How to Prepare Histology Slides
How to prepare histology slides is not usually knowledge required for first-level courses in Anatomy & Physiology (e.g. ITEC) and Human Biology (e.g. A-Level in UK). It is, however, useful to have a general awareness of the steps involved in preparing histology slides.
It might be useful for school and college students to know a bit about how to prepare histology slides as part of general appreciation of laboratory biology and techniques used in medical research. Familiarity with terminology used in the discipline of histology is also useful when reading around the subject or communicating with other professionals working in various fields within health sciences e.g. during work experience.
The five main stages in the preparation of histology slides are:
Notes about each of these stages:
Samples of biological tissue are 'fixed' to preserve the cells/tissue in as natural a state as possible and prevent postmortem decay (autolysis and putrefaction). Chemical fixatives are very carefully selected substances whose properties must meet many criteria. Even the most careful fixation alters the sample to a certain extent and may potentially introduce artifacts that can interfere with interpretation of images of the fine detail of cells, incl. all their organelles, that can only be observed using an electron microscope (such fine detail of cells that can only be seen using electron microscopes is called 'cellular ultrastructure').
Tissue processing is done to remove water from the biological tissues, replacing such water with a medium that solidifies, setting very hard and so allowing extremely thin sections to be sliced. This is important because biological tissue must be supported in an extremely hard solid matrix to enable sufficiently thin sections to be cut. Some typical values are:
Removal of water is 'dehydration'.
After tissues have been dehydrated and before they can be "sectioned" i.e. sliced very thinly (see the thicknesses mentioned above) they must be secured in a very hard solid block in such a way that the hardened material used to secure all parts of the biological tissues in place is transparent to the optical method used for viewing the finished samples.
Different types of embedding techniques and materials are used depending on the sample being prepared and the other types of processing involved in preparing that particular sample.
In general, tissue samples are placed in molds together with liquid embedding material which is then hardened. The result of this stage in the preparation of histology slides is hardened blocks containing the original biological samples together with other substances used so far in the preparation process.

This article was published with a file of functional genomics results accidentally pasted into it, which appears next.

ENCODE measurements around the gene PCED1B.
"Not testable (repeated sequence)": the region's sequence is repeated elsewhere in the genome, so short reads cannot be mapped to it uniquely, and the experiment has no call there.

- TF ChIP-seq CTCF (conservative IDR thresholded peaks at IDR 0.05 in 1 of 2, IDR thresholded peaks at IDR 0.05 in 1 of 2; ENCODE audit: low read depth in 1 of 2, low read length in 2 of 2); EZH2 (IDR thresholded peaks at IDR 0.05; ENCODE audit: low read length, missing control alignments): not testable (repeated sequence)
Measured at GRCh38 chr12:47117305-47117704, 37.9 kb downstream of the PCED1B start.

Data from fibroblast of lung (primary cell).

Sectioning an embedded tissue sample is the step necessary to produce sufficiently thin slices of sample that the detail of the microstructure of the cells/tissue can be clearly observed using microscopy techniques (either light microscopy or electron microscopy).
Possible orientations at which tissue samples may be sectioned include:
The method used to actually cut sections from the hardened block of tissue depends on the type of microscopy that will be used to observe it and hence the thickness of sample required. In the case of samples to be studied using light microscopy, a steel knife mounted in a microtome may be used to cut 10μm tissue sections which are then mounted on a glass microscope slide. In the case of samples to be studied using transmission electron microscopy, a diamond knife mounted in an ultramicrotome may be used to cut 50 nm tissue sections which are then mounted on a 3-millimeter-diameter copper grid.
Finally, the mounted sections are treated with an appropriate histology stain.
Why are histology samples stained ?
Put another way, what is the purpose of histology stains ?
Biological tissue has very little variation in colours/shades when viewed using either an ordinary light (optical) microscope or an electron microscope. Staining biological tissues is done to both increase the contrast of the tissue and also highlight some specific features of interest, depending on the type of tissue and stain used.
There are many histology stains. Histology stains are normally selected according to the type of tissue to be observed. Some stains are more widely used than others while some are only used to study very specific types of biological tissue.
For more information see What is Histology, Histology Stains, Histopathology and the Structure of a Cell. The report Differential Staining With Acid Dyes* may also be of interest. *Copyright Bryan D. Llewellyn. Made available for download from this website for educational purposes within conditions of use stipulating that the text is unchanged and no charge is made. Accessed by us from http://stainsfile.info/StainsFile/downloads.htm, no-longer online.